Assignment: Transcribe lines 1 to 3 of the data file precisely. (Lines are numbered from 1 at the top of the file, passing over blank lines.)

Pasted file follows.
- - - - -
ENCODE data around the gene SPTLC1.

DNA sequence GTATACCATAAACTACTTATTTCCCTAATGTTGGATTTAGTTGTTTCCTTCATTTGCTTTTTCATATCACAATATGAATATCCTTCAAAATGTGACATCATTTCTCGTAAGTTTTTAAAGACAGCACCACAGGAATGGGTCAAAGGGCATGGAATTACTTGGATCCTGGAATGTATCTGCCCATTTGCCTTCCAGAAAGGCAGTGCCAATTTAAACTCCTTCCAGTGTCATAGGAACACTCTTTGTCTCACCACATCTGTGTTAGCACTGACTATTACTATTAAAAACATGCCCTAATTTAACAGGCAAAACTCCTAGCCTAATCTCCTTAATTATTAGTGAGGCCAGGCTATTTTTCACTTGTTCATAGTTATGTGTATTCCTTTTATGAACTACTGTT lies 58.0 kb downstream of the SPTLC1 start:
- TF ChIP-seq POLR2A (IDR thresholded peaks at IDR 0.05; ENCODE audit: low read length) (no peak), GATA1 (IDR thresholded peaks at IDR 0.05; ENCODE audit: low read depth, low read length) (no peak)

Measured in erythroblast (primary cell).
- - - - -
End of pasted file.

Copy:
ENCODE data around the gene SPTLC1.

DNA sequence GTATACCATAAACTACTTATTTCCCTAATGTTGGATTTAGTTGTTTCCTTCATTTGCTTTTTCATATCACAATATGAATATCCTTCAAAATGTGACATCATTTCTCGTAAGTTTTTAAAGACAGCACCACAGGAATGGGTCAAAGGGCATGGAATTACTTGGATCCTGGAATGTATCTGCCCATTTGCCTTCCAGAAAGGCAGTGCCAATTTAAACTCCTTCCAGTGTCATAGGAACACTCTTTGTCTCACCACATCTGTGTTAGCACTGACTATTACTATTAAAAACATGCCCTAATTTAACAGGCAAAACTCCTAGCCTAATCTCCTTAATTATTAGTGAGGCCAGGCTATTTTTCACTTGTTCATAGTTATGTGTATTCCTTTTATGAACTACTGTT lies 58.0 kb downstream of the SPTLC1 start:
- TF ChIP-seq POLR2A (IDR thresholded peaks at IDR 0.05; ENCODE audit: low read length) (no peak), GATA1 (IDR thresholded peaks at IDR 0.05; ENCODE audit: low read depth, low read length) (no peak)